However she might trust Ms. Peacock, however, Ms. Palmer seems not to trust Noel Coward. She has overused some physical comedy which oddly detracts from the situational and textual comedy - such as everyone constantly being surprised as they sit on books that litter the furniture, and everyone constantly slipping on the same step of the grand staircase. Well, not everyone. All the guests sit awkwardly on books and fall up and down on the step, while the family of Blisses blissfully forgets to warn them. Every. Single. Time. 

Which is a sort of brilliant way to underline how very self-absorbed these Blisses are. It is unfortunate that the audience is pulled out of the play for each of these moments, waiting to see to whom and how each slip will occur, but one can understand why Ms. Palmer may have chosen to give bruises in this fashion to all the actors playing guests.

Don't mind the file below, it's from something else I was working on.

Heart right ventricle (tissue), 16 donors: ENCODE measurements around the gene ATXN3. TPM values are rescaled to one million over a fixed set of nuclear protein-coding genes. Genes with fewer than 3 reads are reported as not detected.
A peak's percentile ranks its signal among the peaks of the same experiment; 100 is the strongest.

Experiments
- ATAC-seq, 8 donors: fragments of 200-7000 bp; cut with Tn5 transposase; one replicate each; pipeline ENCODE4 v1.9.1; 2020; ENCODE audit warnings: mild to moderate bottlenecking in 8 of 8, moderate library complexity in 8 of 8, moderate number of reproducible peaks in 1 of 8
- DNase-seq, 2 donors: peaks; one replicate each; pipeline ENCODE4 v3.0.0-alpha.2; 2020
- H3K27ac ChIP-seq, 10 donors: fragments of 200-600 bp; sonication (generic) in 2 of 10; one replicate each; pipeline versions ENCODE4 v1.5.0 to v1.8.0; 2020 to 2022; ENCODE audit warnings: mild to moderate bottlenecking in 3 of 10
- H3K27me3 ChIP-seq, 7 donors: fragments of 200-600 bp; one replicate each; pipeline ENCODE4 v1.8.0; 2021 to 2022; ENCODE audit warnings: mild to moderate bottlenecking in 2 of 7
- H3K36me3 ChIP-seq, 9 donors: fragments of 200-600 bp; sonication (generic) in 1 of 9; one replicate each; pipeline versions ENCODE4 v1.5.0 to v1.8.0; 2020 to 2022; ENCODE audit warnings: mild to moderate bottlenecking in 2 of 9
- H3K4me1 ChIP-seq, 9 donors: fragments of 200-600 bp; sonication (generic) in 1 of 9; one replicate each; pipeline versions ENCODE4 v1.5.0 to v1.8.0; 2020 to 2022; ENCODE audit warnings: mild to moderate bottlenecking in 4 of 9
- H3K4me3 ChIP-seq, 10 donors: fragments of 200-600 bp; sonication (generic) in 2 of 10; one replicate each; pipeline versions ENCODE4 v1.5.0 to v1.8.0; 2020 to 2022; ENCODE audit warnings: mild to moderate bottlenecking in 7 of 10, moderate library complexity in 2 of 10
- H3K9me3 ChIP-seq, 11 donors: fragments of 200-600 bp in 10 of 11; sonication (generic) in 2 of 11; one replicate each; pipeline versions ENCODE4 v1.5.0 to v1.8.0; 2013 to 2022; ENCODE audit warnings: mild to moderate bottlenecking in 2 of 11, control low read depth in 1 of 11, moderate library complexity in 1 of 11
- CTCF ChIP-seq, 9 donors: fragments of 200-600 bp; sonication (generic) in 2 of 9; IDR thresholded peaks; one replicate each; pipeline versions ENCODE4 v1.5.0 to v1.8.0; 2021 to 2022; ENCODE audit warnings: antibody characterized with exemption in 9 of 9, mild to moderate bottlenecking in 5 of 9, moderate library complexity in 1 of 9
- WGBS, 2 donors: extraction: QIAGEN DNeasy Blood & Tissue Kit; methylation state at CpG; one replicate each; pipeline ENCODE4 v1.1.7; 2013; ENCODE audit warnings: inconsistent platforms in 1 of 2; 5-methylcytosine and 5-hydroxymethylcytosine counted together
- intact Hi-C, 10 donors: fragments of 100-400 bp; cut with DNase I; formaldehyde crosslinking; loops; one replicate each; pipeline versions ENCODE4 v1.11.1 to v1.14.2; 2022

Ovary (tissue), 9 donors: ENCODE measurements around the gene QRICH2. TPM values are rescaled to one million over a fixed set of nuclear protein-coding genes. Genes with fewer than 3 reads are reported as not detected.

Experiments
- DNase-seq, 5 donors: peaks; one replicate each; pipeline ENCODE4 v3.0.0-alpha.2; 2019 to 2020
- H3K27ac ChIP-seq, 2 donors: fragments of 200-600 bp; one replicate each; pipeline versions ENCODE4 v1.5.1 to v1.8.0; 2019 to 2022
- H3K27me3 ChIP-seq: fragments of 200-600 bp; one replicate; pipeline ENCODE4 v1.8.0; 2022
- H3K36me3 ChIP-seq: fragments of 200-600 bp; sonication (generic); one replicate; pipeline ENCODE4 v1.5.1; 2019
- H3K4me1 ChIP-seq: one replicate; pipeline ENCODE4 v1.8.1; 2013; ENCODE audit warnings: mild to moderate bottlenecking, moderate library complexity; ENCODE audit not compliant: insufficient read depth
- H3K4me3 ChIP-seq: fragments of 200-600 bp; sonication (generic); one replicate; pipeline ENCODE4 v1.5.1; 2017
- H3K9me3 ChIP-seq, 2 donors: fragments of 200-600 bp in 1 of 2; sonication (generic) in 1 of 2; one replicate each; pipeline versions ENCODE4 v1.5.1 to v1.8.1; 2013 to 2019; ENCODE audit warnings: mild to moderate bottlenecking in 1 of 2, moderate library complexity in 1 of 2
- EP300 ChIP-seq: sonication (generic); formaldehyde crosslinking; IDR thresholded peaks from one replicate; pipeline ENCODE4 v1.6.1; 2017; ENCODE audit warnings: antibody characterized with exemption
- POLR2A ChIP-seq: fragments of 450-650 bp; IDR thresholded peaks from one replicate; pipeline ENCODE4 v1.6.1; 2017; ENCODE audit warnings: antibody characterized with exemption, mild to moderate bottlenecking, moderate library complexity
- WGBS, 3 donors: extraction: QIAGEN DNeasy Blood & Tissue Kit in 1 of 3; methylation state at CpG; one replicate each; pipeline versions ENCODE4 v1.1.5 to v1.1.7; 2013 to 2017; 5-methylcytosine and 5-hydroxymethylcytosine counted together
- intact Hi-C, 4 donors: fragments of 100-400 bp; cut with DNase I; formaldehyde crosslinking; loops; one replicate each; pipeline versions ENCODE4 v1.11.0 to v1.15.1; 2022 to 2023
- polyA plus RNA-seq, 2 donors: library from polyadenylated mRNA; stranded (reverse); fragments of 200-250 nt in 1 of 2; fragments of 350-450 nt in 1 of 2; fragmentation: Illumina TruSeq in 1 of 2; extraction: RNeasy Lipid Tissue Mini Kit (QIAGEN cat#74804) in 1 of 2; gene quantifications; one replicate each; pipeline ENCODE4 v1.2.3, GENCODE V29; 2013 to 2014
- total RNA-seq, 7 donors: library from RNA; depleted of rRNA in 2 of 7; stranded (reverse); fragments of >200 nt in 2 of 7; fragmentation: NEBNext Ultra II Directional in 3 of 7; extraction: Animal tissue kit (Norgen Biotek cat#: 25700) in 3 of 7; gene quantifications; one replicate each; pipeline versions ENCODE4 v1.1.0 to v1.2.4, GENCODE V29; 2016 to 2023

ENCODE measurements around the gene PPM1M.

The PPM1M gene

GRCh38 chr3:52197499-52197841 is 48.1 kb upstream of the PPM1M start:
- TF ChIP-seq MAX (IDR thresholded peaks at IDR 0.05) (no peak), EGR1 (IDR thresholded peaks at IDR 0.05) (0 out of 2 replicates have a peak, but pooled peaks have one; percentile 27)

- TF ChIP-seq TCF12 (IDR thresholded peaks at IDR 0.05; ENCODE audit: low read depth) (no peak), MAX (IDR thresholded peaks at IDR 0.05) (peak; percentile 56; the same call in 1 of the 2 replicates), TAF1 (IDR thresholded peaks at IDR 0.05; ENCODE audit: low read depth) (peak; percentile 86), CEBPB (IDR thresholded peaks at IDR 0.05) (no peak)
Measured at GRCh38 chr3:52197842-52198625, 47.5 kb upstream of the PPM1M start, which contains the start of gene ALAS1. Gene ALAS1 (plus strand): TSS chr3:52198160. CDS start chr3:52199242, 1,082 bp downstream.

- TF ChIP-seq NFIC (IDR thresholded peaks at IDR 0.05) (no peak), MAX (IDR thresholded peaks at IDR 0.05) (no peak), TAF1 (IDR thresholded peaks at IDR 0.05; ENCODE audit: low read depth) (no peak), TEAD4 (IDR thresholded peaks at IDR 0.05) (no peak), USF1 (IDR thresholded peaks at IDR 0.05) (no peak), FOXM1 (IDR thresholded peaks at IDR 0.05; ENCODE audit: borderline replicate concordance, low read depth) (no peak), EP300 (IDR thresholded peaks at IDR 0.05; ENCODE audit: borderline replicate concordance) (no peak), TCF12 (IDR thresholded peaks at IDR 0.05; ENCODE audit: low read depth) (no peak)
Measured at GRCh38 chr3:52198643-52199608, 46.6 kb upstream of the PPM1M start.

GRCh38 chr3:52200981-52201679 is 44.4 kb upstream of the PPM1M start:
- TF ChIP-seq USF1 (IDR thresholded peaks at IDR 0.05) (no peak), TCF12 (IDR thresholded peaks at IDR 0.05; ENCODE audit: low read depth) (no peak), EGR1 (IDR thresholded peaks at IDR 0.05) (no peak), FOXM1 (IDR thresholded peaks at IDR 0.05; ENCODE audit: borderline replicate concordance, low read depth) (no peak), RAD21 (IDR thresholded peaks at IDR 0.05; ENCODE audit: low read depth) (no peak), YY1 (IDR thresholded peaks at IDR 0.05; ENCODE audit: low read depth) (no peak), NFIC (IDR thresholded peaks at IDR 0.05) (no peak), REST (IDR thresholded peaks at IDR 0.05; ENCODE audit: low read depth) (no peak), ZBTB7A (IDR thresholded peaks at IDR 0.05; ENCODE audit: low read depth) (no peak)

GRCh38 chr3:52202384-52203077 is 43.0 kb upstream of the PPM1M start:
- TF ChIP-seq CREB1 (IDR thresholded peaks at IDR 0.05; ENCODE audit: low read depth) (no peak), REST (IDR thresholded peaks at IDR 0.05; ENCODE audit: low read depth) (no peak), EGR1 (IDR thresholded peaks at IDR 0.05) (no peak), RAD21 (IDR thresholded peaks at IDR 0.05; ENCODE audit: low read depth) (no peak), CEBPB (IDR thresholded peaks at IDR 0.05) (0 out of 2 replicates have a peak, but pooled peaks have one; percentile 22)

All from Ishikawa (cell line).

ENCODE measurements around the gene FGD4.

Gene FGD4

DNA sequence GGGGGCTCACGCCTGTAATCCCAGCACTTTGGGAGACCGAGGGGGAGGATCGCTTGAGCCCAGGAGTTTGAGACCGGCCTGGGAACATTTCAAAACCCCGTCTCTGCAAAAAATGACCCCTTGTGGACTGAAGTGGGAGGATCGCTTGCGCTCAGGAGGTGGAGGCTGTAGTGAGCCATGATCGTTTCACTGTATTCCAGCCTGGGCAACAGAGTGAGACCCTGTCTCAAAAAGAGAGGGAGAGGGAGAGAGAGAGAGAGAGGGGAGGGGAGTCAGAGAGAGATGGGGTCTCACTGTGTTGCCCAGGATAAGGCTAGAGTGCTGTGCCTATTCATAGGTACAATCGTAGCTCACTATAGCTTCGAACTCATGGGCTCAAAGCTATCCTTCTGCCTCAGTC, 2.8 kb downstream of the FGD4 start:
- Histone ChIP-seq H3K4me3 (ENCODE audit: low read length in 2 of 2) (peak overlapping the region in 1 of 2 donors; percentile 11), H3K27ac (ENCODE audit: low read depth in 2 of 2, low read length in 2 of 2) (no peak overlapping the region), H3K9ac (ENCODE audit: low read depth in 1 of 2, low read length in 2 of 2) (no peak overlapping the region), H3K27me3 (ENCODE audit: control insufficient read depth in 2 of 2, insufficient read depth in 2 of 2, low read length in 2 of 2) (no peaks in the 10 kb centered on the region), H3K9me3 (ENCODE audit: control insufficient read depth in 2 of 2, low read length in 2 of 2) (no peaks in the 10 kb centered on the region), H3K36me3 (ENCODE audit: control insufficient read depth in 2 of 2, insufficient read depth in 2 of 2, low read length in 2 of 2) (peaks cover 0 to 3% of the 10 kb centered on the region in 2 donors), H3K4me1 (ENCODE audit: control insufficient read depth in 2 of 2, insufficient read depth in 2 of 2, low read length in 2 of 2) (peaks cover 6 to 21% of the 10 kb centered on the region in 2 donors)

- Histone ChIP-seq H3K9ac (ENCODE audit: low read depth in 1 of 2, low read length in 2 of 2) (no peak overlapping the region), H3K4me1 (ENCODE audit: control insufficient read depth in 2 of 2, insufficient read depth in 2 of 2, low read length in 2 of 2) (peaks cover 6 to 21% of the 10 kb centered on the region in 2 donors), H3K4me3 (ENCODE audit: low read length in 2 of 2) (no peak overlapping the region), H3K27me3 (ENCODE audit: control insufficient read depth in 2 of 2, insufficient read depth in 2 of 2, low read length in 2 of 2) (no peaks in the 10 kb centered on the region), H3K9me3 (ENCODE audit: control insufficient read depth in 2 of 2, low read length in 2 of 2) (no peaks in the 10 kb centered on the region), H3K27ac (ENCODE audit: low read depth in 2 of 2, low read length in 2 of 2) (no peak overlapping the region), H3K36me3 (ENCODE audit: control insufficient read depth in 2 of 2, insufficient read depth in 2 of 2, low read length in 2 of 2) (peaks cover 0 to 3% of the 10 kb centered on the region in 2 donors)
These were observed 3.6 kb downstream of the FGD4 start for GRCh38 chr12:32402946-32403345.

L-R: Gareth Potter as SandyTyrell, Lucy Peacock as Judith Bliss,
Ruby Joy as Sorrel Bliss. Photo: Cylla von Tiedemann
Ruby Joy plays Sorrel Bliss, perhaps the one character towards whom one can feel something approaching sympathy. Sorrel is very aware her family is eccentric and narcissistic, and appears to want to change. It is Sorrel who reveals to one very confused house-guest that he cannot take anything the family says very seriously, and Ms. Joy exudes a natural gravity which grounds this part of her character. It is a treat, then, to see Ms. Joy take her character into full-tantrum mode, as Sorrel is sucked back into the family's functional dysfunction.